Federal regulators want more time to examine the proposed merger between Sprint and T-Mobile, which was first announced back in April.
The FCC has paused the so-called "shot clock," a non-binding, 180-day review period. The agency said that it needed more time in part to review new documents the companies submitted outlining their network merger plan.
"The Applicants submitted a substantially revised network engineering model," the agency wrote in a letter detailing the delay. "The newly-provided network engineering model is significantly larger and more complex than the engineering submissions already in the record. It appears to incorporate new logic, methodologies, facts, and assumptions, on a subject central to the Applications-the transaction's claimed network benefits. Accordingly, the Commission and third parties will require additional time to review it."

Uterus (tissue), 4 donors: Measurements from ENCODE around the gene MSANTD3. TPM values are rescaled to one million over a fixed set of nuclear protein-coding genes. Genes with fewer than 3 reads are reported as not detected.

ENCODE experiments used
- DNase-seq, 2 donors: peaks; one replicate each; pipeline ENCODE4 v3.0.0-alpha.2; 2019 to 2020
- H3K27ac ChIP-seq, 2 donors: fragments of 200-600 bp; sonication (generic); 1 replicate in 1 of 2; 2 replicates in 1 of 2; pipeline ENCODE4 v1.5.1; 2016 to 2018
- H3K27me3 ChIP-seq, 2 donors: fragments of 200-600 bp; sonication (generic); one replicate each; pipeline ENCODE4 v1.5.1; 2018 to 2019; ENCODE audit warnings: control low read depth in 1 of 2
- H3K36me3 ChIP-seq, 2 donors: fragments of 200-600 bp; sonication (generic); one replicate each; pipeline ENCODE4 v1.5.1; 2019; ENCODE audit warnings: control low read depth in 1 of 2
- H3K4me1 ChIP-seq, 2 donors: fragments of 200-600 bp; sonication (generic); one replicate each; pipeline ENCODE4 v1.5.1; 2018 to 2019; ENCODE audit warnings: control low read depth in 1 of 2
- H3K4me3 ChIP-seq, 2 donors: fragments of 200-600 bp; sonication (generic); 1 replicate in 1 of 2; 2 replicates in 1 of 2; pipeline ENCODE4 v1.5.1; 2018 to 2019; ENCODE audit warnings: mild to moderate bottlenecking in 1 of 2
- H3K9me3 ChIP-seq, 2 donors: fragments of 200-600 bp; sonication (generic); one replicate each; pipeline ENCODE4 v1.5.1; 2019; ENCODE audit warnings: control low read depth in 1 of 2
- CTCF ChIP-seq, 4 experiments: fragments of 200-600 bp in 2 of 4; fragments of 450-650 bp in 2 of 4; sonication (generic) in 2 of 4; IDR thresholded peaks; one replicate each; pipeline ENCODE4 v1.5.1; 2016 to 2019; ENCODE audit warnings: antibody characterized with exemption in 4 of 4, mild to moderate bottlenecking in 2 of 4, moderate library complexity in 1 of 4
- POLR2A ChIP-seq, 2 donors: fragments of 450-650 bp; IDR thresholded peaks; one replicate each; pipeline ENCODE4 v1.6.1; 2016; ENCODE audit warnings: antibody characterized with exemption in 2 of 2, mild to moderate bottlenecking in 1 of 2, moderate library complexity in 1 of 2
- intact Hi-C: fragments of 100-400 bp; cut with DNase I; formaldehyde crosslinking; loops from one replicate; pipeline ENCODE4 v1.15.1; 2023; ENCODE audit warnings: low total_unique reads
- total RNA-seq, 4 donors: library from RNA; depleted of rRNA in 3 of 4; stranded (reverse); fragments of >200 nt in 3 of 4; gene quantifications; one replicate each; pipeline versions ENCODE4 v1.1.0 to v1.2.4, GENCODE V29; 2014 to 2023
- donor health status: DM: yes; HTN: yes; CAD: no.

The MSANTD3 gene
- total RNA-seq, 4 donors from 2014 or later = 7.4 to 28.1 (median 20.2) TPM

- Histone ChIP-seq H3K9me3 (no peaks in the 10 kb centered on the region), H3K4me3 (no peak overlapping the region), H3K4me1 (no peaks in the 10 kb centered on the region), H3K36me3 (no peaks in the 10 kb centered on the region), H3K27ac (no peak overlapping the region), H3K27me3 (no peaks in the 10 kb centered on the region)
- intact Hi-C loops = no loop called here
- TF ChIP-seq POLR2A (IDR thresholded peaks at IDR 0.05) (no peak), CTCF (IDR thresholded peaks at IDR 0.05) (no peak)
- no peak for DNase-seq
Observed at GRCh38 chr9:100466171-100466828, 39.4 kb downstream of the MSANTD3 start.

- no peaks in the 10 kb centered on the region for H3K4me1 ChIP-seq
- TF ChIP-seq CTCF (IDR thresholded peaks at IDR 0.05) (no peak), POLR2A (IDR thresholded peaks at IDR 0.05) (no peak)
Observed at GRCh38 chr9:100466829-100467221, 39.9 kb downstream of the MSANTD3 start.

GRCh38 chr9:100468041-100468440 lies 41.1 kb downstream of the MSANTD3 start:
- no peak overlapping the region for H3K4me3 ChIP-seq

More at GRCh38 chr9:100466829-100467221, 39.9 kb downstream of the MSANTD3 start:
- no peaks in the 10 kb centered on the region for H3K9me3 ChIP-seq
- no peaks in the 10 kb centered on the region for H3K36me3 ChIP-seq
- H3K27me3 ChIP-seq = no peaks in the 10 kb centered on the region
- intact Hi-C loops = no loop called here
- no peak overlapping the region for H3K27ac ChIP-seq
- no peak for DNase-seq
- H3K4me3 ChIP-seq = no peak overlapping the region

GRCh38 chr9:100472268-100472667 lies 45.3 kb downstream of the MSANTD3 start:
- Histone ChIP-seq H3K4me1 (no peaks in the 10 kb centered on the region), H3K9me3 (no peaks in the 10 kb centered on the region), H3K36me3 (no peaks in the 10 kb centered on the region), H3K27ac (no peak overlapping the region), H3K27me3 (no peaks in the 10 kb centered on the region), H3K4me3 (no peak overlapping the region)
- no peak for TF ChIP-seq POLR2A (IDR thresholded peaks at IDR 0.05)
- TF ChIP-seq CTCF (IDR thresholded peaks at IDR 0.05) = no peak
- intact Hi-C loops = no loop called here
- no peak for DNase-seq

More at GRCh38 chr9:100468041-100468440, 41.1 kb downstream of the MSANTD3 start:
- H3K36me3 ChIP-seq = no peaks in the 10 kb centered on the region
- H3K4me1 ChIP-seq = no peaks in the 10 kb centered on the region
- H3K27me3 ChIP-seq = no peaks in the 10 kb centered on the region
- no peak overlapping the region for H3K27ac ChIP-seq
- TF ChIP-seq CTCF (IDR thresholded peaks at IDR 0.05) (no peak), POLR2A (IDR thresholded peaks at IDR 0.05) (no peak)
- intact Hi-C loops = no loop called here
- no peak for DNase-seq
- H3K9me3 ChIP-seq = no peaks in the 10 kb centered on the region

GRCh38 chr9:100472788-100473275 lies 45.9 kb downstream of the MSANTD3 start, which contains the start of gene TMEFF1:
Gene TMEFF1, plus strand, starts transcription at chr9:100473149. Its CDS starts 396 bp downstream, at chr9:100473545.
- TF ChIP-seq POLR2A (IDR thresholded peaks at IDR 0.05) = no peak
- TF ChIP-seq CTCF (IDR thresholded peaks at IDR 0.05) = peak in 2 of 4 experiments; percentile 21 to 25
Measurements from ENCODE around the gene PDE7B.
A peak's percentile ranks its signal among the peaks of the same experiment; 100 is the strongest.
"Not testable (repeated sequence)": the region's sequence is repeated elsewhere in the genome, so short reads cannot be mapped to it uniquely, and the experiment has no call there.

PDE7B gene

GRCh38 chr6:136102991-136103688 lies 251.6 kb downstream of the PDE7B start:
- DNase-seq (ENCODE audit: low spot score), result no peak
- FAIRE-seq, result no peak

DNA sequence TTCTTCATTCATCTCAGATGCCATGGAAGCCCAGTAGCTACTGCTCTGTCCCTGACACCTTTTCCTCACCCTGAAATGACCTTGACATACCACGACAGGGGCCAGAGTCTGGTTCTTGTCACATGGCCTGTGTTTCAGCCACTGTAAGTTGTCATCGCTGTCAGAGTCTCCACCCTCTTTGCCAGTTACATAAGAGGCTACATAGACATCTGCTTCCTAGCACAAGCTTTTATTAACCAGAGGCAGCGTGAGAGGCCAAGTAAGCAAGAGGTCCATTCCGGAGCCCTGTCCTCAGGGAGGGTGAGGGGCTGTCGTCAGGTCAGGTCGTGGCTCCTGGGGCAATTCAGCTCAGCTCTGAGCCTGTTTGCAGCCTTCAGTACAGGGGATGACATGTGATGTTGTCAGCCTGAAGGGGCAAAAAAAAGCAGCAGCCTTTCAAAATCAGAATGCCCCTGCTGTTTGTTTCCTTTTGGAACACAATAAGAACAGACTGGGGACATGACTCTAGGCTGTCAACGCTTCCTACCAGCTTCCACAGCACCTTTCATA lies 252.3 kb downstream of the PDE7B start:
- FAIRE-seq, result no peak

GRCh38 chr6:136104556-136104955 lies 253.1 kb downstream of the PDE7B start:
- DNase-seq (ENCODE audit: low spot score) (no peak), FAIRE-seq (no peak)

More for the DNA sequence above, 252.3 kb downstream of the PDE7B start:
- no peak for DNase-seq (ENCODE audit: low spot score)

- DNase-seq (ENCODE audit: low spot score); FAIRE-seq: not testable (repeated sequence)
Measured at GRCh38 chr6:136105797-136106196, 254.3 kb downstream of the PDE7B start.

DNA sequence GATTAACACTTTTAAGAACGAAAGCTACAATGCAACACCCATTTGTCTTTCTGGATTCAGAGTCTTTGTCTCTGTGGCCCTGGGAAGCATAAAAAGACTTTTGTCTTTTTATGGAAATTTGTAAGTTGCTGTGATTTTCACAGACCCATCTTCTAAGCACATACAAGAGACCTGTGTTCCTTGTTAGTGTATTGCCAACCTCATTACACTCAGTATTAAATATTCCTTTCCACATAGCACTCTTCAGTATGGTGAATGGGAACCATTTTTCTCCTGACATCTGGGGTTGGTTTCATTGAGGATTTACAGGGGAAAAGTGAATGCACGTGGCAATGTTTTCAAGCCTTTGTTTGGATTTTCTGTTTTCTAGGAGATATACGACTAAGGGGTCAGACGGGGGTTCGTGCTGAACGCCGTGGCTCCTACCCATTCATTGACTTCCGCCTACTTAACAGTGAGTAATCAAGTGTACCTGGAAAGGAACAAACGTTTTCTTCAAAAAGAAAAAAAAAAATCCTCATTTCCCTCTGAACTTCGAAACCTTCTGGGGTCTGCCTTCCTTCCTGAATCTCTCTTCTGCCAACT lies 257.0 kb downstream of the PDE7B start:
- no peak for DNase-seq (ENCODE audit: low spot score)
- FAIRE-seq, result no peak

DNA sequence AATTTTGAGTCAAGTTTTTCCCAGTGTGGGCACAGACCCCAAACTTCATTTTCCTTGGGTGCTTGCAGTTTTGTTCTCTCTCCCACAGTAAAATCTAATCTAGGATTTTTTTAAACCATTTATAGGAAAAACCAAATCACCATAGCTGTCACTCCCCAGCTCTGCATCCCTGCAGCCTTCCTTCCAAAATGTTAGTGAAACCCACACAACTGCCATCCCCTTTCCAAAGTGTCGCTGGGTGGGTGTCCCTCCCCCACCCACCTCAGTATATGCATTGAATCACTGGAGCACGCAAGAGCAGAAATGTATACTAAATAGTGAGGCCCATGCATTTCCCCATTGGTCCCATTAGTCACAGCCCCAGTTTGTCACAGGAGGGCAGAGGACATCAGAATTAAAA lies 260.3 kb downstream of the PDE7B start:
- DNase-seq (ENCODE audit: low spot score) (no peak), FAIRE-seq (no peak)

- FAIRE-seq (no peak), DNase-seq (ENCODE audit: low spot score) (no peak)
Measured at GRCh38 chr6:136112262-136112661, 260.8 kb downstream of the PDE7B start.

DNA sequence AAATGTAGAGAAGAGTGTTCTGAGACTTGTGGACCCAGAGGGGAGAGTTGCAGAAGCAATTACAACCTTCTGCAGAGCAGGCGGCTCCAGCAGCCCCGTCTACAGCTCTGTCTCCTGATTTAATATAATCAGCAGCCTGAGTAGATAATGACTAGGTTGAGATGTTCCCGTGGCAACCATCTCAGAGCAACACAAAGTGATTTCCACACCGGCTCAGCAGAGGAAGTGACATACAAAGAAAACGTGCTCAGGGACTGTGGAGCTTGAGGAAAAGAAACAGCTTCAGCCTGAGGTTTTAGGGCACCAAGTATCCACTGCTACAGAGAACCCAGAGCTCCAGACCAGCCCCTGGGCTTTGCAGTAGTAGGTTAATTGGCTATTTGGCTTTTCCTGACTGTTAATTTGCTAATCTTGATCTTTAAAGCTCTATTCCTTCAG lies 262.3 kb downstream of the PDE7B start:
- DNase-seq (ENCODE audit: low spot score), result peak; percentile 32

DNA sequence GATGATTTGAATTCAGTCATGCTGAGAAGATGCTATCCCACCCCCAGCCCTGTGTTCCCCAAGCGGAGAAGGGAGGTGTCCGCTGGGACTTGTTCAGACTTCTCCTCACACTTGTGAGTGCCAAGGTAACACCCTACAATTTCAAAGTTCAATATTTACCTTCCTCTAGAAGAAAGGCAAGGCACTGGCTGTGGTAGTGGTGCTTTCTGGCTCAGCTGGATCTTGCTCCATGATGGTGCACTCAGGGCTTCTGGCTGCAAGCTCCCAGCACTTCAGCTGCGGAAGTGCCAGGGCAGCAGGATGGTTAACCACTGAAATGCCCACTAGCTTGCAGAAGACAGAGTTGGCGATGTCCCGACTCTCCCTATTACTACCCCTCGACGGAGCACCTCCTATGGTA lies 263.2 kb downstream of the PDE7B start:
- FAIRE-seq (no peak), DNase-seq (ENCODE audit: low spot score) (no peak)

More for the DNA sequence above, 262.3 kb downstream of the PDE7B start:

The FCC said it would also pause the shot clock to review other documents submitted by T-Mobile and Sprint related to their merger proposal.
This deal would combine the U.S.' third and fourth-largest cell phone service providers, helping them better compete with market leaders Verizon and AT&T.
Sprint and T-Mobile have said they don't expect to close their merger until next year, and the FCC sometimes extends its self-imposed review deadline in order to review complex transactions.